Gov. Jerry Brown defended his plan to raise taxes in his State of the State address this morning, the second of his third term, depicting California as a place of opportunity ripe for investment in high-speed rail, water infrastructure and schools.
"California is on the mend," he said.
Brown called his ballot measure to raise the state sales tax and income taxes on California's highest-earners "fair," and he suggested, as he has for weeks, that schools would suffer if higher taxes aren't approved.
"Given the cutbacks to education in recent years, it is imperative that California devote more tax dollars to this most basic of public services," he said to applause. "If we are successful in passing the temporary taxes I have proposed and the economy continues to expand, schools will be in a much stronger position."
He reiterated his support for California's beleaguered high-speed rail project, urging a skeptical Legislature to approve the start of construction in the Central Valley this fall. He called it a "wise investment" for a growing state.
He is also expected this year to propose a peripheral canal or other way to move water through or around the Delta. In his speech, he called it an "enormous project" and a "huge issue we must tackle."
Brown also called for less state testing in public schools, and for changes to the school's categorical funding system.
Brown's address this morning lasted about 20 minutes. The 73-year-old governor spoke for 14 minutes, 23 seconds last year.
The content of his speech was also wider ranging than last year - when Brown focused almost exclusively on the budget - more reminiscent of State of the State speeches Brown gave during his first two terms, from 1975 to 1983.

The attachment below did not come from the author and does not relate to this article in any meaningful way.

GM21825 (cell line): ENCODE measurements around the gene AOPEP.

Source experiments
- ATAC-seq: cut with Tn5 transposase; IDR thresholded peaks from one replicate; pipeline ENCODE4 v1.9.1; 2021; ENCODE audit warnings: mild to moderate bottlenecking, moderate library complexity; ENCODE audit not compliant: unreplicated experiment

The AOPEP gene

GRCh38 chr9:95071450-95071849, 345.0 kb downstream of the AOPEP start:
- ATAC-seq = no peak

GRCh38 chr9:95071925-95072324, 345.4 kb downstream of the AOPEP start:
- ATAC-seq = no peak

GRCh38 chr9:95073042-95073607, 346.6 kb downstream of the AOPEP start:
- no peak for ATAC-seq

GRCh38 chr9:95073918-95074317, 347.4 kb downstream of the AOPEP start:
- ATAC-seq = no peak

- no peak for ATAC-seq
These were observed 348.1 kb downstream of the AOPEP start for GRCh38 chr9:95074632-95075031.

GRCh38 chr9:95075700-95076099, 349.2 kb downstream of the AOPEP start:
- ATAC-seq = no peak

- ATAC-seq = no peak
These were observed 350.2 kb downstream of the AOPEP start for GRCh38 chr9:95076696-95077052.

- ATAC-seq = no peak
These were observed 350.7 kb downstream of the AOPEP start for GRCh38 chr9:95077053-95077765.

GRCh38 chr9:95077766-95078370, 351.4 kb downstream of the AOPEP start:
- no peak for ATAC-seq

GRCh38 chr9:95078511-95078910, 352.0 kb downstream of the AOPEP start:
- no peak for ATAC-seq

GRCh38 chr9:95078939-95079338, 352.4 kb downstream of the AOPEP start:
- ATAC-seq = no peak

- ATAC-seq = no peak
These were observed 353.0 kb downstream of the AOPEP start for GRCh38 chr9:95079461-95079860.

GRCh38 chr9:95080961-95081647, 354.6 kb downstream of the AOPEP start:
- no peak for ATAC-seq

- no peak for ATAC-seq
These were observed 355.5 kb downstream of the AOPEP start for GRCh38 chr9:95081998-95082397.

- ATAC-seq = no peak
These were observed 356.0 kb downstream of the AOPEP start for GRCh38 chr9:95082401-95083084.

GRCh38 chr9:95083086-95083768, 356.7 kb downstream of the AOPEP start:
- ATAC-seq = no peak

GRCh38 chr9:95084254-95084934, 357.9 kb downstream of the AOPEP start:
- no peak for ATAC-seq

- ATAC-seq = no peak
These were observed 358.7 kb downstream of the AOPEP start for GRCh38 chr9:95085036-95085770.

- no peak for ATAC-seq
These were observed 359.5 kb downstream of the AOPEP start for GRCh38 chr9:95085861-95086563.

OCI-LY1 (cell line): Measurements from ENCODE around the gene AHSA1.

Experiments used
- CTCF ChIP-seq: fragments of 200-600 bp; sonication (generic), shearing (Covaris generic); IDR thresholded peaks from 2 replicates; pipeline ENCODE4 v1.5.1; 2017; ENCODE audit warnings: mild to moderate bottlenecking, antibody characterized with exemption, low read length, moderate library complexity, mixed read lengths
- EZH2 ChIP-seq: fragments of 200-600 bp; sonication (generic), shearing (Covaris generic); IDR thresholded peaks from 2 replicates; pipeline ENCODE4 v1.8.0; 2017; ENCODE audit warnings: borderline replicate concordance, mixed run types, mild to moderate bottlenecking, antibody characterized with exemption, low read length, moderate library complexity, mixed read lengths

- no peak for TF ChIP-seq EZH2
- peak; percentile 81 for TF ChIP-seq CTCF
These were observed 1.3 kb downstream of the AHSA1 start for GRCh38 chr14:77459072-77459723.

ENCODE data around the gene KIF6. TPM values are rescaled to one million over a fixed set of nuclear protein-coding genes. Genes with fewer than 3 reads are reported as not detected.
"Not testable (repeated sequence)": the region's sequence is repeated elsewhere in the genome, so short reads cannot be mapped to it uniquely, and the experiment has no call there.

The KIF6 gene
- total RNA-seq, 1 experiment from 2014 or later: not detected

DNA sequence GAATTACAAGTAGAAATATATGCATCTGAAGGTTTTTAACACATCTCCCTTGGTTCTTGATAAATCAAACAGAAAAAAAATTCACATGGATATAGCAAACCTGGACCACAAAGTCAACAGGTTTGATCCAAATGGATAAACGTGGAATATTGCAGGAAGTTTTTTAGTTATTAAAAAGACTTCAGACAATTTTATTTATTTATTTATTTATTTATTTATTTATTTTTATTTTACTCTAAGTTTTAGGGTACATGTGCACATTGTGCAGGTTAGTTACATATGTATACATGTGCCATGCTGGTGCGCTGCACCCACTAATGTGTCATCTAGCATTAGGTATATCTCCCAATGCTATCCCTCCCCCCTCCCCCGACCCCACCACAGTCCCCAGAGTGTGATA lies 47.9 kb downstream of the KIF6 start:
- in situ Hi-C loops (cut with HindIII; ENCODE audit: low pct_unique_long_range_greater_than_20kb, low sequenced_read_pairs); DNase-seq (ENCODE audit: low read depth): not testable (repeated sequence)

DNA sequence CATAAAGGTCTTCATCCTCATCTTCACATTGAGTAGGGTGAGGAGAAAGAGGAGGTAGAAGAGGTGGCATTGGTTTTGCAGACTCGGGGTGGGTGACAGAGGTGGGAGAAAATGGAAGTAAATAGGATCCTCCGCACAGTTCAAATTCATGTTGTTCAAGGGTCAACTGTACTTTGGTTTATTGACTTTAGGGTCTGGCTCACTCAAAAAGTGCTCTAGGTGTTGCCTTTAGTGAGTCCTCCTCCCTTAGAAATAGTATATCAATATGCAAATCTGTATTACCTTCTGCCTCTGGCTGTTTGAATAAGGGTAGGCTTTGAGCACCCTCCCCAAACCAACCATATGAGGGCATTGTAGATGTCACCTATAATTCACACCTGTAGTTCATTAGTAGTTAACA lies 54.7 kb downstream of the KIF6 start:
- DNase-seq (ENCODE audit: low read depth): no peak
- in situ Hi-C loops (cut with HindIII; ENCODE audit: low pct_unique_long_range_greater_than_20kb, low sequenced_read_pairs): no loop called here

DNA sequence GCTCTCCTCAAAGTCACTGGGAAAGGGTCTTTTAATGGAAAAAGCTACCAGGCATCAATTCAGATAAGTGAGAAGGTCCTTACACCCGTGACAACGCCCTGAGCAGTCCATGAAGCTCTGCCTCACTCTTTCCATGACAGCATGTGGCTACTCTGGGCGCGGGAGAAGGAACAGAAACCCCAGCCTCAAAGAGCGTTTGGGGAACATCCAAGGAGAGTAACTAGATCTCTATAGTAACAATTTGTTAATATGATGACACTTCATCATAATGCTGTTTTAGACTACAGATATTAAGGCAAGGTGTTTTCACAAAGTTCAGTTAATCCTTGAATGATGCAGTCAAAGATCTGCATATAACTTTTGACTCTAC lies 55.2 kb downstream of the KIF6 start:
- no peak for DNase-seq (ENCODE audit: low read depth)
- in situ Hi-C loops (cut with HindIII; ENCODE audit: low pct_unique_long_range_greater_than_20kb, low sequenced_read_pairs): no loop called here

Brown planned immediately after the speech to leave the Capitol for Los Angeles, starting a two-day swing through media-rich Southern California. He will speak at Los Angeles City Hall and meet with teachers in Burbank this afternoon, before events in Irvine and San Diego on Thursday.
The trip is a departure for Brown, who traveled infrequently last year. He was trying during the time of last year's State of the State address - and for months after - to negotiate a tax deal with Republicans in the Legislature, and he spent most of his time in meetings at the Capitol. But those talks failed, and Brown is turning directly this year to the electorate with a ballot initiative to raise taxes. He is expected to campaign throughout the state ahead of the November election.
The reaction of Republicans could have been predicted before Brown even spoke. Assembly Republican leader Connie Conway criticized it in a response video mistakenly posted online Tuesday, hours ahead of time.
"Today Governor Brown shared his vision for California for the year ahead," she said in the video. "Republicans were eager to hear his ideas for the many challenges facing our state. Unfortunately, the governor's vision is centered around one thing: higher taxes."
Brown chastised Conway and Senate Republican Leader Bob Huff at the beginning of his speech.
"I noticed that Connie and Mr. Huff put out their critique of my speech 24 hours ago," he said. "My speech wasn't finished 24 hours ago."